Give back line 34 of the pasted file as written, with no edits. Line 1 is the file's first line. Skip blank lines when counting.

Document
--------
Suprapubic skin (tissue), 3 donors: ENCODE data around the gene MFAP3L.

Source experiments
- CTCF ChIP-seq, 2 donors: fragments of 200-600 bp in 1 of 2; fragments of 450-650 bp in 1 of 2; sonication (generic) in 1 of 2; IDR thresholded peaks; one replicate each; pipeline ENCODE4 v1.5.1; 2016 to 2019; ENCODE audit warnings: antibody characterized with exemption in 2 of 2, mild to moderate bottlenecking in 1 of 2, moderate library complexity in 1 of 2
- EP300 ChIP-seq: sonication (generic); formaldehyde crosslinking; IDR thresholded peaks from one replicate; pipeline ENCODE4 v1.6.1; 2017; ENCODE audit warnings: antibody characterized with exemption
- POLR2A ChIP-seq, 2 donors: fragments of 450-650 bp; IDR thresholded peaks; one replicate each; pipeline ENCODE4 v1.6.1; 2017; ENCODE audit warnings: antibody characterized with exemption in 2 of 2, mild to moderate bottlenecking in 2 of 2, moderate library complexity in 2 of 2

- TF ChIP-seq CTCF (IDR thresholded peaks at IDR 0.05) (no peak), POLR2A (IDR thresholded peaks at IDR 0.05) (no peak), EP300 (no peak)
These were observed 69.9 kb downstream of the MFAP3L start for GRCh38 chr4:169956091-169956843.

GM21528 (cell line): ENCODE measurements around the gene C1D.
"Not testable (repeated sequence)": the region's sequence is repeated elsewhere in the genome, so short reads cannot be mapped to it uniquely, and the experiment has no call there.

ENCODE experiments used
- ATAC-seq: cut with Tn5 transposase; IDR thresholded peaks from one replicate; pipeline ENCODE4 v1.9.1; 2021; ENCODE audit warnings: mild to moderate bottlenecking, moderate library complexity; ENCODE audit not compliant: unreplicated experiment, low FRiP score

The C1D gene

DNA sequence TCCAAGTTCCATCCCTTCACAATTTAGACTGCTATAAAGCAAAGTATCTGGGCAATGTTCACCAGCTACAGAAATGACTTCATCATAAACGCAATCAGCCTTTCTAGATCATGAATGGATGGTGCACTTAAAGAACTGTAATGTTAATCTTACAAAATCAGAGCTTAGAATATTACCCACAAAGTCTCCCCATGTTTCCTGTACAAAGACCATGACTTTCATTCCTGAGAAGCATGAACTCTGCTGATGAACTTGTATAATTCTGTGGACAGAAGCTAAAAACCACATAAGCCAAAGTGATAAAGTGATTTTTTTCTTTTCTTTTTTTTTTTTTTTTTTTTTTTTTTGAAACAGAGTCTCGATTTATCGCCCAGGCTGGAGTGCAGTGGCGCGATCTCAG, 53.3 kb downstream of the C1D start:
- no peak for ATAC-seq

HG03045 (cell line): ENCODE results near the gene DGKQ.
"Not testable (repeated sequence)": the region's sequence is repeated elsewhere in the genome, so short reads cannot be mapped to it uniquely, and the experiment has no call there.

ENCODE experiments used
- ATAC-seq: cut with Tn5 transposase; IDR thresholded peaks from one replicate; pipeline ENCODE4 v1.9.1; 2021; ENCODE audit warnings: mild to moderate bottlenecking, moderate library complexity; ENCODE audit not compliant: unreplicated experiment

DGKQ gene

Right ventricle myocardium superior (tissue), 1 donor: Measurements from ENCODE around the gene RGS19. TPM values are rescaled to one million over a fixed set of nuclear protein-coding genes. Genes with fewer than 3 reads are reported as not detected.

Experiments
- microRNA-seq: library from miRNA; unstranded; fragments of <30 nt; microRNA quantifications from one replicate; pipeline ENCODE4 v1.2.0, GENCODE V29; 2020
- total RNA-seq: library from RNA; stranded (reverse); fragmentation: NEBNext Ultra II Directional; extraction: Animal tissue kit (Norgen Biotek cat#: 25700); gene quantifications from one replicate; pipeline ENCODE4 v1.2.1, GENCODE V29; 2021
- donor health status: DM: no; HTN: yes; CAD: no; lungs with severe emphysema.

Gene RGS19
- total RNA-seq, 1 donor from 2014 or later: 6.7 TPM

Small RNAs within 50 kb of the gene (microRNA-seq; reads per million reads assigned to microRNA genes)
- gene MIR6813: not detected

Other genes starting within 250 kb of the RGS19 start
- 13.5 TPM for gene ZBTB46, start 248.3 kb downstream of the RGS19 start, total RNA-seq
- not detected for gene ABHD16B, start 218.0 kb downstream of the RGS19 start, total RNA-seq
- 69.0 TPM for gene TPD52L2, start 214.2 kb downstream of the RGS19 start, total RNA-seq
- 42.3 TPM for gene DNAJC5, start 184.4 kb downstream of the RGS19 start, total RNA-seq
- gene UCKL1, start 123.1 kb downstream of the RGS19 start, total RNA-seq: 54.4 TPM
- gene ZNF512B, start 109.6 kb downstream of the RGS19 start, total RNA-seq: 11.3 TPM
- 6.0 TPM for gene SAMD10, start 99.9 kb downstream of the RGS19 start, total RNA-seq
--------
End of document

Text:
- gene UCKL1, start 123.1 kb downstream of the RGS19 start, total RNA-seq: 54.4 TPM